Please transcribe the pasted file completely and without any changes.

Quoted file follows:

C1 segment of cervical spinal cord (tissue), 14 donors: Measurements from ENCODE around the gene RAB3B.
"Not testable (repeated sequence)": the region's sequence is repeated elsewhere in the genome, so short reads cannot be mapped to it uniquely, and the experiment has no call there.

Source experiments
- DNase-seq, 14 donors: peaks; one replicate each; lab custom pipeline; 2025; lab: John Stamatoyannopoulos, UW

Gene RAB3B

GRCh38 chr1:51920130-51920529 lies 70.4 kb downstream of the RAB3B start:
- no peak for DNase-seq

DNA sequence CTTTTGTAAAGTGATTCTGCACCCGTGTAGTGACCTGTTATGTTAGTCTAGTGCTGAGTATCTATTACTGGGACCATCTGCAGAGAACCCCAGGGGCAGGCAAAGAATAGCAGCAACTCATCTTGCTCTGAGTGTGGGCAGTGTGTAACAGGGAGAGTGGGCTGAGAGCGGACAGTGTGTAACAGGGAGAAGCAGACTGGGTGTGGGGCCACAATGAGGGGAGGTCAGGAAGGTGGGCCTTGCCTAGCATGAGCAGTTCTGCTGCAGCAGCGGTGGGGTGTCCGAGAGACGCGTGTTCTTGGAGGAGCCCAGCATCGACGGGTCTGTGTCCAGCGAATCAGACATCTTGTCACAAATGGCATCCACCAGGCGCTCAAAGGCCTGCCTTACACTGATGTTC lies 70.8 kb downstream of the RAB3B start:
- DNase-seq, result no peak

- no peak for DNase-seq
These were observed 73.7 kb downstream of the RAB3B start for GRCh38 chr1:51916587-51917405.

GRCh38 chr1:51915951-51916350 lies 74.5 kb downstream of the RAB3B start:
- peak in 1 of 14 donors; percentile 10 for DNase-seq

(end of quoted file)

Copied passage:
C1 segment of cervical spinal cord (tissue), 14 donors: Measurements from ENCODE around the gene RAB3B.
"Not testable (repeated sequence)": the region's sequence is repeated elsewhere in the genome, so short reads cannot be mapped to it uniquely, and the experiment has no call there.

Source experiments
- DNase-seq, 14 donors: peaks; one replicate each; lab custom pipeline; 2025; lab: John Stamatoyannopoulos, UW

Gene RAB3B

GRCh38 chr1:51920130-51920529 lies 70.4 kb downstream of the RAB3B start:
- no peak for DNase-seq

DNA sequence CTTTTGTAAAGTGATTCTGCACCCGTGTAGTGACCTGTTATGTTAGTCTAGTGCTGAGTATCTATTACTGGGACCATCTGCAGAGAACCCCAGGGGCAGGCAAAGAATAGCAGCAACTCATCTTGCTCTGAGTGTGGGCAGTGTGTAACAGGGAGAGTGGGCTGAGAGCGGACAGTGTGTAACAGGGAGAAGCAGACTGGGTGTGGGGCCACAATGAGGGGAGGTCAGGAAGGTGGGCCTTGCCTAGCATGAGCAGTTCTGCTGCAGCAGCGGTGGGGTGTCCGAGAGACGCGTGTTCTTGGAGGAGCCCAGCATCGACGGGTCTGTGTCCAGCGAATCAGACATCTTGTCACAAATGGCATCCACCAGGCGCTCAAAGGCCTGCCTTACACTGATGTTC lies 70.8 kb downstream of the RAB3B start:
- DNase-seq, result no peak

- no peak for DNase-seq
These were observed 73.7 kb downstream of the RAB3B start for GRCh38 chr1:51916587-51917405.

GRCh38 chr1:51915951-51916350 lies 74.5 kb downstream of the RAB3B start:
- peak in 1 of 14 donors; percentile 10 for DNase-seq